Using food to eat and using eating to think: reflections on doing research at public mealtimes.
Is there something special that happens when we eat together in groups? Is there a special type of atmosphere created around food where people feel able to make a contribution to the conversation, be it giving advice, offering opinions, engaging in debates or posing challenging questions? Are these eating activities places where people’s inclination to be sociable could be leveraged by researchers to create new insights and knowledge? Eating together and the convivial atmosphere which seems to transpire might support research on food insecurity, or around social experiences such as isolation, or help researchers understand customer motivations for participating in particular campaigns or causes.
This is the first part of a three-part blog series looking at new forms of group eating and exploring some ways of doing research with and about the customers and producers of these eating events. This blog post raises the idea that new, community-based forms of group eating practices might be trying to address the serious issues of our current culture such as food insecurity. And in doing so are prompting researchers such as myself to consider different ways of seeing the potential of this everyday practice to do much more than feed us. This blog looks at what commensality is, why it is important and how it might generate new ways of doing research.
Group eating practices or eating and drinking together in a common social or physical setting is known as commensality in academic parlance (Kerner and Chou and Warmind 2015). Commensality is described as a potent symbol of everyday life, marking some of our most important life transitions such as marriage or death, as well as providing structure and rhythm to our daily schedules (Brannen, O’Connell and Mooney 2013; Valentine 1999). Commensality is common in all Western cultures and is often seen as the social ‘glue’ that strengthens family and group bonds and as a site where social roles, norms and values are transmitted and reinforced (Bourdieu 1984; Chou, Kerner and Warmind 2015). Indeed, not only can commensality be seen as a microcosm or an engine of social life, a recent report of eating habits in the UK stated that ‘taking the time to sit down together over a meal helps create social networks that in turn have profound effects on our physical and mental health, our happiness and wellbeing, and even our sense of purpose in life.’ (Dunbar 2016:1) Emergent forms of commensality then, may be of interest to researchers across an array of disciplines.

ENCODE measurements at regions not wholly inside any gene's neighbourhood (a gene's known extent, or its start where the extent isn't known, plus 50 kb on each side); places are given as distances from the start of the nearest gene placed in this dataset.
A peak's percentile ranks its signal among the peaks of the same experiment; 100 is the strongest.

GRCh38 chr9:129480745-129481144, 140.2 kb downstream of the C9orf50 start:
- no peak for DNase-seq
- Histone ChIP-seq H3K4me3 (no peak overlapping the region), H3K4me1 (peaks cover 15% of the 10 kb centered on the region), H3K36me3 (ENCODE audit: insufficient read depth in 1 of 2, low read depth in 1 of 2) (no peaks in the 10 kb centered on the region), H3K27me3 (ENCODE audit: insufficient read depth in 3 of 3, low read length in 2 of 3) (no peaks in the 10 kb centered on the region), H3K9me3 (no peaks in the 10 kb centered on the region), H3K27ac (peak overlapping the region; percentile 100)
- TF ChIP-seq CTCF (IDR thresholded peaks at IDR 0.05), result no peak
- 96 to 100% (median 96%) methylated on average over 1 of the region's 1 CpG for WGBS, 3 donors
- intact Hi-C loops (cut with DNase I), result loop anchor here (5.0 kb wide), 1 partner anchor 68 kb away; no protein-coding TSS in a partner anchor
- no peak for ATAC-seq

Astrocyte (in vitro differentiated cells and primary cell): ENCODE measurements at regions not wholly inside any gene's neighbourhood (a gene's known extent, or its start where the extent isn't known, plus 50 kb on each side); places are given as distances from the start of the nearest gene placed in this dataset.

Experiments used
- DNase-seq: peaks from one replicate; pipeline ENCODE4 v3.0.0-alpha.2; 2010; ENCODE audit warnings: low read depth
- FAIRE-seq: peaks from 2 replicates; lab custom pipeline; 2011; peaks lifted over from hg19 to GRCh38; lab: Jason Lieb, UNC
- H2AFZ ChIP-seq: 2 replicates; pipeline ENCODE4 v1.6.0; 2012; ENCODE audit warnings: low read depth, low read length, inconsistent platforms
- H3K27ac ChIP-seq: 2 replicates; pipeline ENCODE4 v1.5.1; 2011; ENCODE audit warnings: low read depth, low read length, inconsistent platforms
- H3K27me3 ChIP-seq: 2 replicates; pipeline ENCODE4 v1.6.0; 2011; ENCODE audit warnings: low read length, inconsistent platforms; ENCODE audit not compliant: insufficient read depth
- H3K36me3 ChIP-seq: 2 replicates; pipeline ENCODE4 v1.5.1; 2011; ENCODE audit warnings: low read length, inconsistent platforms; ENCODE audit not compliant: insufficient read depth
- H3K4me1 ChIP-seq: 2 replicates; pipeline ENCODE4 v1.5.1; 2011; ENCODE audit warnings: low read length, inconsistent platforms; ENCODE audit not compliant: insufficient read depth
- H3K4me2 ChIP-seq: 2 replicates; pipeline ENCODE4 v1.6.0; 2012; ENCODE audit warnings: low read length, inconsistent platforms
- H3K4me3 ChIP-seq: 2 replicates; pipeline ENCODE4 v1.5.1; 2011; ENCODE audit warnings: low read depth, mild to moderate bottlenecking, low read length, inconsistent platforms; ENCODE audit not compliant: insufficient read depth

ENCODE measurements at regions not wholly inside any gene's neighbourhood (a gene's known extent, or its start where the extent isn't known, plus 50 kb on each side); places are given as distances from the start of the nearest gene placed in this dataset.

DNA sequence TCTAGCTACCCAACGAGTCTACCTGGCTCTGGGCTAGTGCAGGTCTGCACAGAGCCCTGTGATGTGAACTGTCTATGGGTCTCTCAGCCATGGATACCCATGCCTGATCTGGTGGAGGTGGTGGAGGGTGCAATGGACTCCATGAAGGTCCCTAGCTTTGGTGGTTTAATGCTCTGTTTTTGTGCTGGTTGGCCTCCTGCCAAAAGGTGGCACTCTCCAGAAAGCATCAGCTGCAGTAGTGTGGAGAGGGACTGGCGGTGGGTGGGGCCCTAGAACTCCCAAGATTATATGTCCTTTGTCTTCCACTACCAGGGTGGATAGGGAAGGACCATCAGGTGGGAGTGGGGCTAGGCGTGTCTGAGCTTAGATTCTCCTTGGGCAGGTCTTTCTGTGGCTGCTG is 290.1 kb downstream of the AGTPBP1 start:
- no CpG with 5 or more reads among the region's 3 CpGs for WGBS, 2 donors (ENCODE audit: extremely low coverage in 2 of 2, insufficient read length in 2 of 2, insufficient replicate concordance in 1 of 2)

Over the Christmas period in the UK, well known for its celebratory feastings, we saw many restaurants, community centres and pubs opening their doors to the public over the holiday season, catering to the needs of people to experience both good food and good company during the festive season. However, beyond this time period the need for and the importance of, commensality, remains. With the festive season over how else might commensality feature in our lives as the year moves on? There are several ways that everyday eating in groups interests me. Firstly as mentioned in the opening questions, commensality might be the site of empirical research where new insights are gained through leveraging the chatty and informal atmosphere of the dining table. And in wishing to make use of these places of discussion, we might also go further and ask what methods of self-reflection or strategizing are community food initiatives using themselves to bring awareness and insight into their commensal practices?
The following blogs in this series discuss an approach to empirical research called design sociology which reflects the methods community groups are using to build user-shaped products and services such as the establishing of group eating services for social good.
But for now, let us consider how an emergent form of commensality which takes the sociality of the family dinner and sets it loose in everyone-is-welcome public spaces.